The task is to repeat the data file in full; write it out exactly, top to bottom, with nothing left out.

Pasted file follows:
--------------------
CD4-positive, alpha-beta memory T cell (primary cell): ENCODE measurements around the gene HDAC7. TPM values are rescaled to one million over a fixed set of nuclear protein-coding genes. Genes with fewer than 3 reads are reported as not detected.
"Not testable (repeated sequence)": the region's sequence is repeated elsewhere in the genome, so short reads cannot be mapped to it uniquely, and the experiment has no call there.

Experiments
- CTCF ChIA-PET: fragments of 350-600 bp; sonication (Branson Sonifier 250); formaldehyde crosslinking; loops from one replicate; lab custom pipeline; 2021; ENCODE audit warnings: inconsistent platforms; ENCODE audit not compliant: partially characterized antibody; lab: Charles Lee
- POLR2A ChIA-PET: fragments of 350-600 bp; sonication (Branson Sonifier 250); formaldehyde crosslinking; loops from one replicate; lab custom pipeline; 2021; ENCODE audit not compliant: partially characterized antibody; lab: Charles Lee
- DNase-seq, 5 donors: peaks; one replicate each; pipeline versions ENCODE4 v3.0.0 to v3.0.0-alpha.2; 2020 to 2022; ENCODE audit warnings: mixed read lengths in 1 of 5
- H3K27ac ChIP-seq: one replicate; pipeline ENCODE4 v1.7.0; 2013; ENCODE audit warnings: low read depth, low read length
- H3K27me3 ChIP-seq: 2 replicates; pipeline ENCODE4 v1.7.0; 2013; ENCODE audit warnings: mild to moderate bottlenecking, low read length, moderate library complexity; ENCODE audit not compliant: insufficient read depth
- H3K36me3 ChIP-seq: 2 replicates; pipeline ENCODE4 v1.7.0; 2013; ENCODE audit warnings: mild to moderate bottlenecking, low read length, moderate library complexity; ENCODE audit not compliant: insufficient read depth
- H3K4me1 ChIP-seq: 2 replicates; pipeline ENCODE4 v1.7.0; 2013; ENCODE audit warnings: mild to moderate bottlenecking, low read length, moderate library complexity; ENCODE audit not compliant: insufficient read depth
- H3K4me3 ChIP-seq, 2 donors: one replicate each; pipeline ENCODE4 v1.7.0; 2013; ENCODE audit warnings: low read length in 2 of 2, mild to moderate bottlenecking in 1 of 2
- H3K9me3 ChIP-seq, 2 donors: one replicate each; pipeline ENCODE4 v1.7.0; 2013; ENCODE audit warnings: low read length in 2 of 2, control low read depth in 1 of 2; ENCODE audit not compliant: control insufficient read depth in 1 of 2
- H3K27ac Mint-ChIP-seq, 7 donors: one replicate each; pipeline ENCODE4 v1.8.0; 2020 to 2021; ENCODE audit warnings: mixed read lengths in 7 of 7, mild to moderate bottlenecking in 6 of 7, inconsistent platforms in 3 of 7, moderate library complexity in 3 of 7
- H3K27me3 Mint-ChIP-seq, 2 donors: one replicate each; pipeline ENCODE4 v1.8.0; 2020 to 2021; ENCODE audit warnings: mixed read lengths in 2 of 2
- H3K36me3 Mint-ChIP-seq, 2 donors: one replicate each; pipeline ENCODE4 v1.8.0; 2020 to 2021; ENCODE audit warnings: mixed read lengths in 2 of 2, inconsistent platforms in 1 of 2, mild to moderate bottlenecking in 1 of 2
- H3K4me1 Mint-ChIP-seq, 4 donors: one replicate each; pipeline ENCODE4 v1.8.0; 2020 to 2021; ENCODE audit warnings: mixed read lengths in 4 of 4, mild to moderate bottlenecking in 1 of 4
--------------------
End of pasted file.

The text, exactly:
CD4-positive, alpha-beta memory T cell (primary cell): ENCODE measurements around the gene HDAC7. TPM values are rescaled to one million over a fixed set of nuclear protein-coding genes. Genes with fewer than 3 reads are reported as not detected.
"Not testable (repeated sequence)": the region's sequence is repeated elsewhere in the genome, so short reads cannot be mapped to it uniquely, and the experiment has no call there.

Experiments
- CTCF ChIA-PET: fragments of 350-600 bp; sonication (Branson Sonifier 250); formaldehyde crosslinking; loops from one replicate; lab custom pipeline; 2021; ENCODE audit warnings: inconsistent platforms; ENCODE audit not compliant: partially characterized antibody; lab: Charles Lee
- POLR2A ChIA-PET: fragments of 350-600 bp; sonication (Branson Sonifier 250); formaldehyde crosslinking; loops from one replicate; lab custom pipeline; 2021; ENCODE audit not compliant: partially characterized antibody; lab: Charles Lee
- DNase-seq, 5 donors: peaks; one replicate each; pipeline versions ENCODE4 v3.0.0 to v3.0.0-alpha.2; 2020 to 2022; ENCODE audit warnings: mixed read lengths in 1 of 5
- H3K27ac ChIP-seq: one replicate; pipeline ENCODE4 v1.7.0; 2013; ENCODE audit warnings: low read depth, low read length
- H3K27me3 ChIP-seq: 2 replicates; pipeline ENCODE4 v1.7.0; 2013; ENCODE audit warnings: mild to moderate bottlenecking, low read length, moderate library complexity; ENCODE audit not compliant: insufficient read depth
- H3K36me3 ChIP-seq: 2 replicates; pipeline ENCODE4 v1.7.0; 2013; ENCODE audit warnings: mild to moderate bottlenecking, low read length, moderate library complexity; ENCODE audit not compliant: insufficient read depth
- H3K4me1 ChIP-seq: 2 replicates; pipeline ENCODE4 v1.7.0; 2013; ENCODE audit warnings: mild to moderate bottlenecking, low read length, moderate library complexity; ENCODE audit not compliant: insufficient read depth
- H3K4me3 ChIP-seq, 2 donors: one replicate each; pipeline ENCODE4 v1.7.0; 2013; ENCODE audit warnings: low read length in 2 of 2, mild to moderate bottlenecking in 1 of 2
- H3K9me3 ChIP-seq, 2 donors: one replicate each; pipeline ENCODE4 v1.7.0; 2013; ENCODE audit warnings: low read length in 2 of 2, control low read depth in 1 of 2; ENCODE audit not compliant: control insufficient read depth in 1 of 2
- H3K27ac Mint-ChIP-seq, 7 donors: one replicate each; pipeline ENCODE4 v1.8.0; 2020 to 2021; ENCODE audit warnings: mixed read lengths in 7 of 7, mild to moderate bottlenecking in 6 of 7, inconsistent platforms in 3 of 7, moderate library complexity in 3 of 7
- H3K27me3 Mint-ChIP-seq, 2 donors: one replicate each; pipeline ENCODE4 v1.8.0; 2020 to 2021; ENCODE audit warnings: mixed read lengths in 2 of 2
- H3K36me3 Mint-ChIP-seq, 2 donors: one replicate each; pipeline ENCODE4 v1.8.0; 2020 to 2021; ENCODE audit warnings: mixed read lengths in 2 of 2, inconsistent platforms in 1 of 2, mild to moderate bottlenecking in 1 of 2
- H3K4me1 Mint-ChIP-seq, 4 donors: one replicate each; pipeline ENCODE4 v1.8.0; 2020 to 2021; ENCODE audit warnings: mixed read lengths in 4 of 4, mild to moderate bottlenecking in 1 of 4